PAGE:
Monday, November 23, 2015

Thanksgiving Day Banquet of the American Society in London (1896)

There is only one food topic this week, and that is, of course, Thanksgiving. Even if you do not live in America, it is impossible to ignore, or avoid, the day, due to the complete and utter saturation of global food-media with the event.

Before I give you today’s story, may I give you a list of links to previous posts on Thanksgiving?

Thanksgiving Recipes, Menus, and Stories from History.

As for today, I want to share with you the menu of the Thanksgiving Day banquet of the American Society in London, held at the Hotel Cecil, on November 26th, 1896.


Hors d'oeuvres.

Canapes de caviare
Olives Farcies.
Salades d'anchois.
Crevettes a l'Americaine.
Petits Canapes Cecil.
Salades a la Russe.


Consomme Saratoga.
Fausse Bisque.


Turbot.  Sauce Hollandaise.
Queues de Homard a la Delmonico.


Terrines de Poulet Paysanne.
Croustades de Ris de Veau St. Georges.


Filet de Boeuf Favorite
Mousse de Jambon Luculus
Pommes Parmantier [sic]


Turkey with Cranberry Sauce.
Perdreaux Roti.
Salade de Laitue.
Haricots Verts Panaches.


Pumpkin Pie.
Poires Bourdaloue.
Petits Fours.
Bombe Cecil
Fruits de Saison.

Vins Varies

As the recipe for the day, here is a lovely Mousse de Jambon (Ham Mousse) – surely a useful idea with Ham Season about to get into full swing, with its inevitable glut of leftovers, especially for my friends and family sweltering in the Southern Hemisphere summer.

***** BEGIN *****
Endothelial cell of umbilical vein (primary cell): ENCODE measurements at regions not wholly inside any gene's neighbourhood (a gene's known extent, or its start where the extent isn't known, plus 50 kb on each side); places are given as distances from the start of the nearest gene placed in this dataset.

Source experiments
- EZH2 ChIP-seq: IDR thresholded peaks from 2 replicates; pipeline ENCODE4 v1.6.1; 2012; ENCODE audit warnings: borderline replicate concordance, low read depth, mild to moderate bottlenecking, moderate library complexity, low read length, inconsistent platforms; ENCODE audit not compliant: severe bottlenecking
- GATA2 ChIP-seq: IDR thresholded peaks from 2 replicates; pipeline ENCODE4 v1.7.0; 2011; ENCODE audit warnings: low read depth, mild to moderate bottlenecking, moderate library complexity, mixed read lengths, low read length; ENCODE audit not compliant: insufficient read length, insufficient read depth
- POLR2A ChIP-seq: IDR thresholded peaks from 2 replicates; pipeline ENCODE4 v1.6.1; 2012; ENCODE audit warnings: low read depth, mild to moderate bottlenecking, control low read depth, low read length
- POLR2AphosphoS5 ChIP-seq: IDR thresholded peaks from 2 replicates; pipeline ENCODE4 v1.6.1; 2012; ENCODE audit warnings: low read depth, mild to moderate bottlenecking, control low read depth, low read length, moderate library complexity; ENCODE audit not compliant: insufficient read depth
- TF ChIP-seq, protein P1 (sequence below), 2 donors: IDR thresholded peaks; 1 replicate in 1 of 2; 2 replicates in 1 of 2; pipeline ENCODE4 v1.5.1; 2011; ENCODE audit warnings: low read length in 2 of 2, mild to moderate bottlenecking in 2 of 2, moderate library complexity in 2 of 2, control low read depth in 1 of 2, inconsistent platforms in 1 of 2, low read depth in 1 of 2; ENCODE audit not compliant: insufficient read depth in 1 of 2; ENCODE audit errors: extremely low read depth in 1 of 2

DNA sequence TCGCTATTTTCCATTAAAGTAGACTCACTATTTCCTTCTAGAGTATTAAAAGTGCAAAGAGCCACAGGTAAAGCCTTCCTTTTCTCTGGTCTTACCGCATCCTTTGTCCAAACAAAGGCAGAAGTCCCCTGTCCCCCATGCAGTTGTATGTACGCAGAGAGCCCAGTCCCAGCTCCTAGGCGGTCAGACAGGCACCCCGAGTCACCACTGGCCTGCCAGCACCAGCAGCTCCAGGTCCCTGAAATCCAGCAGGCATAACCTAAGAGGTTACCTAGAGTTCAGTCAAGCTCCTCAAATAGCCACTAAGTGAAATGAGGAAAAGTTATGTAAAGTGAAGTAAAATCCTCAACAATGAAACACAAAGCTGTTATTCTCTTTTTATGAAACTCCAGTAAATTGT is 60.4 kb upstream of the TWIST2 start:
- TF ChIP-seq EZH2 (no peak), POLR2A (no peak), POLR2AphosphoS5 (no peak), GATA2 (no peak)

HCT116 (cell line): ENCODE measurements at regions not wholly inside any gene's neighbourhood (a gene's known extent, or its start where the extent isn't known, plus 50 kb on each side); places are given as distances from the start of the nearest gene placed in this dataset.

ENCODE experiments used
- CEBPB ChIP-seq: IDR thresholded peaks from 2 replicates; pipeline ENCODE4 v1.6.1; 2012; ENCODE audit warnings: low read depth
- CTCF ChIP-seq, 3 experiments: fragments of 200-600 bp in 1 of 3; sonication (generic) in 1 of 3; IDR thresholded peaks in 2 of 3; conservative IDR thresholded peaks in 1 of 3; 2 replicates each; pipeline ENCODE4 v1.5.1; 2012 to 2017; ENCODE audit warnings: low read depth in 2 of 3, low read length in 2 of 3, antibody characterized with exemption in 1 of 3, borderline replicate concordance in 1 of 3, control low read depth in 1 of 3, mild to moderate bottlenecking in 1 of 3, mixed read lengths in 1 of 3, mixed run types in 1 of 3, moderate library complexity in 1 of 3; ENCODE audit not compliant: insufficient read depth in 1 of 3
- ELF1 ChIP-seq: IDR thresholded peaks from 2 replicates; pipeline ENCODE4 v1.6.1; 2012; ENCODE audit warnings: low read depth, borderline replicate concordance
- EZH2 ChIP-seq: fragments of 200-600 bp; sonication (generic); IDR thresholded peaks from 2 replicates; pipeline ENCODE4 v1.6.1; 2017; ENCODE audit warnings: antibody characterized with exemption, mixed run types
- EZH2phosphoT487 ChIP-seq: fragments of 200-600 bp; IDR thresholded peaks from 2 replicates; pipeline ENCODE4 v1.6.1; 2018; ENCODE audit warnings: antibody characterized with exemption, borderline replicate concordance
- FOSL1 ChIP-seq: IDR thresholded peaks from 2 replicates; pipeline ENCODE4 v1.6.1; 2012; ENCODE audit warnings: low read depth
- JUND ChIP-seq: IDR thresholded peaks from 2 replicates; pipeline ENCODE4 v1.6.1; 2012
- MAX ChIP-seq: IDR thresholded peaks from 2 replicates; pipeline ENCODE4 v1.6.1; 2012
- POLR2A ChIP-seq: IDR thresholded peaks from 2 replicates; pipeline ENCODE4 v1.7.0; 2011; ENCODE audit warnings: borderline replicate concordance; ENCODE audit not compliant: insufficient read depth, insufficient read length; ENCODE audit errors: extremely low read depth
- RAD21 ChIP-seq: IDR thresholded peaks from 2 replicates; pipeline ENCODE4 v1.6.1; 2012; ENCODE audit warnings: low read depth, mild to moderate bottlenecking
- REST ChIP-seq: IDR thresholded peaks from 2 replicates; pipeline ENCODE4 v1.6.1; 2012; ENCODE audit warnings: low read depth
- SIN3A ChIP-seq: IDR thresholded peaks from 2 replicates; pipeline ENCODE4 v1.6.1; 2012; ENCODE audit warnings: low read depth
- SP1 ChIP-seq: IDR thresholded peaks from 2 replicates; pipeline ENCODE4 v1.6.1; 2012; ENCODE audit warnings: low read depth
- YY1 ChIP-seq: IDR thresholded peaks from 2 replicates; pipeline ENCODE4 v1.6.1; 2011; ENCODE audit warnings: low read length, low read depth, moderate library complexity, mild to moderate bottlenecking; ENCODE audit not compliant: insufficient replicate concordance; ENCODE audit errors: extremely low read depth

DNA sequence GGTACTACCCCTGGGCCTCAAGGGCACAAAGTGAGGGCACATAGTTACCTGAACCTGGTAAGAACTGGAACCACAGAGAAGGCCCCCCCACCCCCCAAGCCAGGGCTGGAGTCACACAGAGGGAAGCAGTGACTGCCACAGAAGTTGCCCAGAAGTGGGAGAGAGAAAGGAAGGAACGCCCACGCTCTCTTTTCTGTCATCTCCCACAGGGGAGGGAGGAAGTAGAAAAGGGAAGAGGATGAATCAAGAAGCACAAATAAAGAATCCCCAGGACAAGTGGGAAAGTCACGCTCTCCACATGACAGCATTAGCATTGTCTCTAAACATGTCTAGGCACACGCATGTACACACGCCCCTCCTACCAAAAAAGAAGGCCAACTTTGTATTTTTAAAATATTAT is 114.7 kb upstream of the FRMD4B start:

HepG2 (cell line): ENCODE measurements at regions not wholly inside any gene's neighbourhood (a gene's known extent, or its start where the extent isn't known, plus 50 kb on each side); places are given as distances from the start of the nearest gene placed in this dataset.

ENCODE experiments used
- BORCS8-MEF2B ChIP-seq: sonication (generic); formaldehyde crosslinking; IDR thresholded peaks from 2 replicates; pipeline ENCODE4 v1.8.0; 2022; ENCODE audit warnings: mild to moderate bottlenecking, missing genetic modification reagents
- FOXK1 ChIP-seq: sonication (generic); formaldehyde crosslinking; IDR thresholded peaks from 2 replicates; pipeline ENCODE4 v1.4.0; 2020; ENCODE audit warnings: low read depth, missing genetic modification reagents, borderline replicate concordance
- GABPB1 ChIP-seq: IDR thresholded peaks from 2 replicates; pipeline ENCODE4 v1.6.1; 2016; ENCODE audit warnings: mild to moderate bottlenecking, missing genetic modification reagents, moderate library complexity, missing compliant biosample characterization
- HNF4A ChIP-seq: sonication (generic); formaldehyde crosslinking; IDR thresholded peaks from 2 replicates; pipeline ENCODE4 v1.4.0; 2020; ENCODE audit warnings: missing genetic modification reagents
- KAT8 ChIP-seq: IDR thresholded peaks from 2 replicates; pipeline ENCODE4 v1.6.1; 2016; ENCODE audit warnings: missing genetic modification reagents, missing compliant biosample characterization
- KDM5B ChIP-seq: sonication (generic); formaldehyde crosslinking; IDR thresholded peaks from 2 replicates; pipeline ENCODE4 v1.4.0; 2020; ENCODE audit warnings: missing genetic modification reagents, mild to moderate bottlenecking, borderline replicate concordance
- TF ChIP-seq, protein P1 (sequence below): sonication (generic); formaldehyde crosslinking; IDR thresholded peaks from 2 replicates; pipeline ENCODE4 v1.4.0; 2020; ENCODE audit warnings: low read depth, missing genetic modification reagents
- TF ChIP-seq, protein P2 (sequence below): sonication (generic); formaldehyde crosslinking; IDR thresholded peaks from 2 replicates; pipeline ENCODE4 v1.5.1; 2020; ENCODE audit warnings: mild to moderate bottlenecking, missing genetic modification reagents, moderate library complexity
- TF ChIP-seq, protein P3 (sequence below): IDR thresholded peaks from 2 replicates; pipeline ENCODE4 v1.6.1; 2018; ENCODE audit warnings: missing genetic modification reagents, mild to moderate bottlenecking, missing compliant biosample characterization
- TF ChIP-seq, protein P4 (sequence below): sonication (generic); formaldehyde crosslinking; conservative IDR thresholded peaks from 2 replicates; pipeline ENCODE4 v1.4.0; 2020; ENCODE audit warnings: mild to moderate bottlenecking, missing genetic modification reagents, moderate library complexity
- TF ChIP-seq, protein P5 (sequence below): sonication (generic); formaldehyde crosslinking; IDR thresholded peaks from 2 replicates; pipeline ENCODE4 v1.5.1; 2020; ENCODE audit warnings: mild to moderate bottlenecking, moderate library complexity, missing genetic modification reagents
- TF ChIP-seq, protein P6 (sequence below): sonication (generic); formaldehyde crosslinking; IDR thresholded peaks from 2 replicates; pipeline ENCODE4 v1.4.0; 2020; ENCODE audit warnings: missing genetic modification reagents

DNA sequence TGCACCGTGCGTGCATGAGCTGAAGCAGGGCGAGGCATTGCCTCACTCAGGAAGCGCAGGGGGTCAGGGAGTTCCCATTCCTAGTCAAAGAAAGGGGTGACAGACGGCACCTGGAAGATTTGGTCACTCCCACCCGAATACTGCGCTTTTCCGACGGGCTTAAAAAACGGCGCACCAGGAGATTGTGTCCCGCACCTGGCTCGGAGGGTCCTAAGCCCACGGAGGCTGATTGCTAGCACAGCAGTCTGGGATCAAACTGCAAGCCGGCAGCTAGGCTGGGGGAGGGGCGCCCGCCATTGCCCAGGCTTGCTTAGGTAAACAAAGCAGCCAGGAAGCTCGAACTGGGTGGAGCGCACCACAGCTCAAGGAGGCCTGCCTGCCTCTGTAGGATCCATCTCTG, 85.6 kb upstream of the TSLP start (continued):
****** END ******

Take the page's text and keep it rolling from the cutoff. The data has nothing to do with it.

Ham Mousse.
Soak a level tablespoon of gelatin in a fourth of a cup of cold water, and dissolve it in three-quarters of a cup of hot chicken liquor or white stock; strain over a cup of finely chopped boiled ham, and season to taste with salt and cayenne. Stand in a pan of cold water, stir until the mixture begins to set, then fold into it a cup of thick cream, beaten until stiff and dry. Turn into chilled baking powder cans and stand aside for several hours in a cold place to harden. Turn out, cut in slices, serve on lettuce leaves, put a spoonful of mayonnaise on each slice, and garnish in the centre with an olive or a round of sliced pickle. Serve as a salad course with wafers or sandwiches.

Delphos Weekly Herald (Ohio) April 4, 1902

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